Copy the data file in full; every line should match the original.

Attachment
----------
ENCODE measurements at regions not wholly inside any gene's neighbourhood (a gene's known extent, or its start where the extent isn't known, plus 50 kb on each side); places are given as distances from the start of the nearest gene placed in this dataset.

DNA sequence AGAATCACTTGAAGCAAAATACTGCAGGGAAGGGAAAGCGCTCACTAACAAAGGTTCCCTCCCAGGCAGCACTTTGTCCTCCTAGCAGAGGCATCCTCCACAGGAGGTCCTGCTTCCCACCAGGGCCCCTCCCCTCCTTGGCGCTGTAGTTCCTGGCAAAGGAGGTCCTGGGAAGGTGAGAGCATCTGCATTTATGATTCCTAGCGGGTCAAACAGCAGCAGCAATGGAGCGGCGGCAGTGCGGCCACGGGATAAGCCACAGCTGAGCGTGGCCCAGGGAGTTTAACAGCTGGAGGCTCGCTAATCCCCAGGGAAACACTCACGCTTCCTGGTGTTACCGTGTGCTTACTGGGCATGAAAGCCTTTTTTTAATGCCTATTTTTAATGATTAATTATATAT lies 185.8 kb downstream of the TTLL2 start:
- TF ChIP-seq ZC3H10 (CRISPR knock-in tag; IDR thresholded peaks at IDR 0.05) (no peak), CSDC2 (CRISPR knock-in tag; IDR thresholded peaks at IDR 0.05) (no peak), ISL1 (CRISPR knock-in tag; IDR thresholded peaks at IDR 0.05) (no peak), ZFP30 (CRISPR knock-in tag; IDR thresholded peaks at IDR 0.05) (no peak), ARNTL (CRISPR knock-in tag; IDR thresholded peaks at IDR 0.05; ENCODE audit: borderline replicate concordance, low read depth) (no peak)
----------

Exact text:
ENCODE measurements at regions not wholly inside any gene's neighbourhood (a gene's known extent, or its start where the extent isn't known, plus 50 kb on each side); places are given as distances from the start of the nearest gene placed in this dataset.

DNA sequence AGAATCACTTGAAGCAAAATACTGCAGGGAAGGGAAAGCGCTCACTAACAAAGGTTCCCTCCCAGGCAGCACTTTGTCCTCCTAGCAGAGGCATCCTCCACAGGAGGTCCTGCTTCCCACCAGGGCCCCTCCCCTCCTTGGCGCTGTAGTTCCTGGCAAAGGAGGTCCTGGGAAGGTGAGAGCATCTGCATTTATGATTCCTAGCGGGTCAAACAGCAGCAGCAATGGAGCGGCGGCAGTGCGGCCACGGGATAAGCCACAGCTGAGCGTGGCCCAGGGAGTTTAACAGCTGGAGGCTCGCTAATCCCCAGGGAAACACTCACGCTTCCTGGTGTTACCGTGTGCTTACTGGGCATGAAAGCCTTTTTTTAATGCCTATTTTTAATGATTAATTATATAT lies 185.8 kb downstream of the TTLL2 start:
- TF ChIP-seq ZC3H10 (CRISPR knock-in tag; IDR thresholded peaks at IDR 0.05) (no peak), CSDC2 (CRISPR knock-in tag; IDR thresholded peaks at IDR 0.05) (no peak), ISL1 (CRISPR knock-in tag; IDR thresholded peaks at IDR 0.05) (no peak), ZFP30 (CRISPR knock-in tag; IDR thresholded peaks at IDR 0.05) (no peak), ARNTL (CRISPR knock-in tag; IDR thresholded peaks at IDR 0.05; ENCODE audit: borderline replicate concordance, low read depth) (no peak)